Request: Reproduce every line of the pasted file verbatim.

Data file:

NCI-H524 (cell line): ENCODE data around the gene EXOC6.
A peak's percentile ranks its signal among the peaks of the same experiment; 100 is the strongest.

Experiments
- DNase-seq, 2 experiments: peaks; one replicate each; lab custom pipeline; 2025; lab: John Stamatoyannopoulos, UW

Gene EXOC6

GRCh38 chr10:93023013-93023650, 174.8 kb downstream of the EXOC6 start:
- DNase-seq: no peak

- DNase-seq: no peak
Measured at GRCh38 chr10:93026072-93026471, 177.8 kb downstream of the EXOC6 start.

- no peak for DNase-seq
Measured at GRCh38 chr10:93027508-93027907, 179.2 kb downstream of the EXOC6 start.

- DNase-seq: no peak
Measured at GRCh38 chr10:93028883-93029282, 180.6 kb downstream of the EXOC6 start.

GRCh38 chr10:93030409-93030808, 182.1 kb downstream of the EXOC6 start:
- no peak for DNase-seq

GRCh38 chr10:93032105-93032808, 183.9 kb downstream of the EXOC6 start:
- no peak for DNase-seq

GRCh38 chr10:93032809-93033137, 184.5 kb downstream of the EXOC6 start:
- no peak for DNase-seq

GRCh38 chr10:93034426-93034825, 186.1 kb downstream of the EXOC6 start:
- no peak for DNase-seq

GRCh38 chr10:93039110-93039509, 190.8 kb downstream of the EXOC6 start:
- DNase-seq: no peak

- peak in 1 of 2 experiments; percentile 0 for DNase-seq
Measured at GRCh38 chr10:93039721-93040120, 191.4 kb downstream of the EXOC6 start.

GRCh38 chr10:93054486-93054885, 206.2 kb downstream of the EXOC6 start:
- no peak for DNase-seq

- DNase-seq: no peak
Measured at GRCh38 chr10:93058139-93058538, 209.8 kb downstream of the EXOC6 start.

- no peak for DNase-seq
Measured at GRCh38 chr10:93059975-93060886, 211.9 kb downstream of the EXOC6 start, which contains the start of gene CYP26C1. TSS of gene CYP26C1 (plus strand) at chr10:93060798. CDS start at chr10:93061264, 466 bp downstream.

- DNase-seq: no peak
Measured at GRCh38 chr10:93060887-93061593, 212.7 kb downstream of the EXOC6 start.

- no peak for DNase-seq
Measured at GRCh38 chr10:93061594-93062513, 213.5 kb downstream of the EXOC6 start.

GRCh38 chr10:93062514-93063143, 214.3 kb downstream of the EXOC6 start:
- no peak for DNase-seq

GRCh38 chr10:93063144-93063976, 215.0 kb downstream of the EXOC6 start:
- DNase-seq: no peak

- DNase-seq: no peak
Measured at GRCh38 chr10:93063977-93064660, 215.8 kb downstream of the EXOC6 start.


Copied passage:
NCI-H524 (cell line): ENCODE data around the gene EXOC6.
A peak's percentile ranks its signal among the peaks of the same experiment; 100 is the strongest.

Experiments
- DNase-seq, 2 experiments: peaks; one replicate each; lab custom pipeline; 2025; lab: John Stamatoyannopoulos, UW

Gene EXOC6

GRCh38 chr10:93023013-93023650, 174.8 kb downstream of the EXOC6 start:
- DNase-seq: no peak

- DNase-seq: no peak
Measured at GRCh38 chr10:93026072-93026471, 177.8 kb downstream of the EXOC6 start.

- no peak for DNase-seq
Measured at GRCh38 chr10:93027508-93027907, 179.2 kb downstream of the EXOC6 start.

- DNase-seq: no peak
Measured at GRCh38 chr10:93028883-93029282, 180.6 kb downstream of the EXOC6 start.

GRCh38 chr10:93030409-93030808, 182.1 kb downstream of the EXOC6 start:
- no peak for DNase-seq

GRCh38 chr10:93032105-93032808, 183.9 kb downstream of the EXOC6 start:
- no peak for DNase-seq

GRCh38 chr10:93032809-93033137, 184.5 kb downstream of the EXOC6 start:
- no peak for DNase-seq

GRCh38 chr10:93034426-93034825, 186.1 kb downstream of the EXOC6 start:
- no peak for DNase-seq

GRCh38 chr10:93039110-93039509, 190.8 kb downstream of the EXOC6 start:
- DNase-seq: no peak

- peak in 1 of 2 experiments; percentile 0 for DNase-seq
Measured at GRCh38 chr10:93039721-93040120, 191.4 kb downstream of the EXOC6 start.

GRCh38 chr10:93054486-93054885, 206.2 kb downstream of the EXOC6 start:
- no peak for DNase-seq

- DNase-seq: no peak
Measured at GRCh38 chr10:93058139-93058538, 209.8 kb downstream of the EXOC6 start.

- no peak for DNase-seq
Measured at GRCh38 chr10:93059975-93060886, 211.9 kb downstream of the EXOC6 start, which contains the start of gene CYP26C1. TSS of gene CYP26C1 (plus strand) at chr10:93060798. CDS start at chr10:93061264, 466 bp downstream.

- DNase-seq: no peak
Measured at GRCh38 chr10:93060887-93061593, 212.7 kb downstream of the EXOC6 start.

- no peak for DNase-seq
Measured at GRCh38 chr10:93061594-93062513, 213.5 kb downstream of the EXOC6 start.

GRCh38 chr10:93062514-93063143, 214.3 kb downstream of the EXOC6 start:
- no peak for DNase-seq

GRCh38 chr10:93063144-93063976, 215.0 kb downstream of the EXOC6 start:
- DNase-seq: no peak

- DNase-seq: no peak
Measured at GRCh38 chr10:93063977-93064660, 215.8 kb downstream of the EXOC6 start.